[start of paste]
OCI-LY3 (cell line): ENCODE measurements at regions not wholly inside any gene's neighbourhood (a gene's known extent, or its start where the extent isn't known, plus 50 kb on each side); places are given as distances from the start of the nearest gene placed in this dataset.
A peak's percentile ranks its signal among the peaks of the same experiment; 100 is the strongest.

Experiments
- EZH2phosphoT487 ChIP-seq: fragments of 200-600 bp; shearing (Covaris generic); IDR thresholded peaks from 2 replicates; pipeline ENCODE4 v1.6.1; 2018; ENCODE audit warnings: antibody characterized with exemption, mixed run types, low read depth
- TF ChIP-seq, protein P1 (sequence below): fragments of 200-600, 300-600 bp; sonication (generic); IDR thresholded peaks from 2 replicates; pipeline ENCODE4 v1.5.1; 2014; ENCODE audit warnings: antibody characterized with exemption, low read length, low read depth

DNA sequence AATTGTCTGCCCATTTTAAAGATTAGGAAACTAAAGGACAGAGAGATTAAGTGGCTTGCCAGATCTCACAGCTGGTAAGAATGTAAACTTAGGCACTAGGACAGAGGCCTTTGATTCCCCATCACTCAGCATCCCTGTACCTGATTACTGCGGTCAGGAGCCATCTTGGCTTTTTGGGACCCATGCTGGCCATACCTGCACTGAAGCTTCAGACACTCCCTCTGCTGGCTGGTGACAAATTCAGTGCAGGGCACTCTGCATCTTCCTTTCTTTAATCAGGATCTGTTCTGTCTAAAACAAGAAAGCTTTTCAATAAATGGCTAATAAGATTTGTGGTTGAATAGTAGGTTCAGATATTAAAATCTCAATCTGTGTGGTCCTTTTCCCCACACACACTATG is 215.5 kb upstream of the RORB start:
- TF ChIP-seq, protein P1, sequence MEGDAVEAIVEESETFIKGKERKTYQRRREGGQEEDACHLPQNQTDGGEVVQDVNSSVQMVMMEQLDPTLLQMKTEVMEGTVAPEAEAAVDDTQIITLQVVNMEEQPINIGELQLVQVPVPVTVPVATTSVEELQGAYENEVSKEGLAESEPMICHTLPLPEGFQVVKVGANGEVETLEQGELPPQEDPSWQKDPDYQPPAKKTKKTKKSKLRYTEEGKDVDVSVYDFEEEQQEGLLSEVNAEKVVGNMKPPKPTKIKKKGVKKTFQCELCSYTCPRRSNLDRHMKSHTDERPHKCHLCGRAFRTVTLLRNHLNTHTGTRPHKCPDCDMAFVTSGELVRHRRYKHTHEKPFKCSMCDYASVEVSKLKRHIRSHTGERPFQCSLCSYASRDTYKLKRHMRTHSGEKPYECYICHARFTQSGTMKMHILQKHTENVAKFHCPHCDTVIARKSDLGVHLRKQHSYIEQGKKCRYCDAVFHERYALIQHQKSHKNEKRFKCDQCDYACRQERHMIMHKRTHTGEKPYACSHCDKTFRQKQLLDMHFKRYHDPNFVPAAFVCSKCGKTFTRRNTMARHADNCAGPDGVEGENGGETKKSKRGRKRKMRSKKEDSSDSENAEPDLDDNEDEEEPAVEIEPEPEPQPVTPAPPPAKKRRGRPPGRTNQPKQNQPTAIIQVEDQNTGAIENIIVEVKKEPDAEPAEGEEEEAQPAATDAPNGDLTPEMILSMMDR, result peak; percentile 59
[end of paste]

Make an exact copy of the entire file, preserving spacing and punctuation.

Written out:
OCI-LY3 (cell line): ENCODE measurements at regions not wholly inside any gene's neighbourhood (a gene's known extent, or its start where the extent isn't known, plus 50 kb on each side); places are given as distances from the start of the nearest gene placed in this dataset.
A peak's percentile ranks its signal among the peaks of the same experiment; 100 is the strongest.

Experiments
- EZH2phosphoT487 ChIP-seq: fragments of 200-600 bp; shearing (Covaris generic); IDR thresholded peaks from 2 replicates; pipeline ENCODE4 v1.6.1; 2018; ENCODE audit warnings: antibody characterized with exemption, mixed run types, low read depth
- TF ChIP-seq, protein P1 (sequence below): fragments of 200-600, 300-600 bp; sonication (generic); IDR thresholded peaks from 2 replicates; pipeline ENCODE4 v1.5.1; 2014; ENCODE audit warnings: antibody characterized with exemption, low read length, low read depth

DNA sequence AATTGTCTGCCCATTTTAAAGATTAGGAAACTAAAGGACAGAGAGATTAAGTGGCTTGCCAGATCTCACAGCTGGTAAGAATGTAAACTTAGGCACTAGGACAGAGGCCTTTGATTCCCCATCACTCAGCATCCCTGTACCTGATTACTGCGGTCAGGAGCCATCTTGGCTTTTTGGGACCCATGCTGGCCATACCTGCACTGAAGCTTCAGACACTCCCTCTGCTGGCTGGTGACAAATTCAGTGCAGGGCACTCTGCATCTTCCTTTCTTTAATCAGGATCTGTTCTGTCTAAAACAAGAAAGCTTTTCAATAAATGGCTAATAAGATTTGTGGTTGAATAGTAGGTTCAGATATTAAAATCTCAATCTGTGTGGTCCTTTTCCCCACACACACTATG is 215.5 kb upstream of the RORB start:
- TF ChIP-seq, protein P1, sequence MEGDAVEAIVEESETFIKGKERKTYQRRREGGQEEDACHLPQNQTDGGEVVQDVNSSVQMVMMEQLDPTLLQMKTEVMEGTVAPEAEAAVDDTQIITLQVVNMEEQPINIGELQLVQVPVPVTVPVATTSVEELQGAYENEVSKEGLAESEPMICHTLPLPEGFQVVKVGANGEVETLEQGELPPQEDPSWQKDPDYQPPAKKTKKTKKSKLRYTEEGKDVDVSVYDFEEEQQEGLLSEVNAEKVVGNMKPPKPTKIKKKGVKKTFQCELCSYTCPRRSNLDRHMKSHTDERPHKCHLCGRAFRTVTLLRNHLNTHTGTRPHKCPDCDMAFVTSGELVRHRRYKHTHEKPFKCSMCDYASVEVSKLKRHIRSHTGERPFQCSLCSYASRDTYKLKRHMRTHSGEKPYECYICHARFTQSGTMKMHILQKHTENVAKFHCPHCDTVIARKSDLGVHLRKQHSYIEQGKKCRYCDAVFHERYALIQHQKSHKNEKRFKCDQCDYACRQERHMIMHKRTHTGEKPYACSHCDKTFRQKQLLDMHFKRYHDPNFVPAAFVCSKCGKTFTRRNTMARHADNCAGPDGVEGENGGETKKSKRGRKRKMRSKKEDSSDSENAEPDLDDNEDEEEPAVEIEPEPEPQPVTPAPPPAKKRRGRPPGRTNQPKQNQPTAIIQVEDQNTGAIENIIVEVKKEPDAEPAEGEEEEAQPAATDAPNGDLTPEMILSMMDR, result peak; percentile 59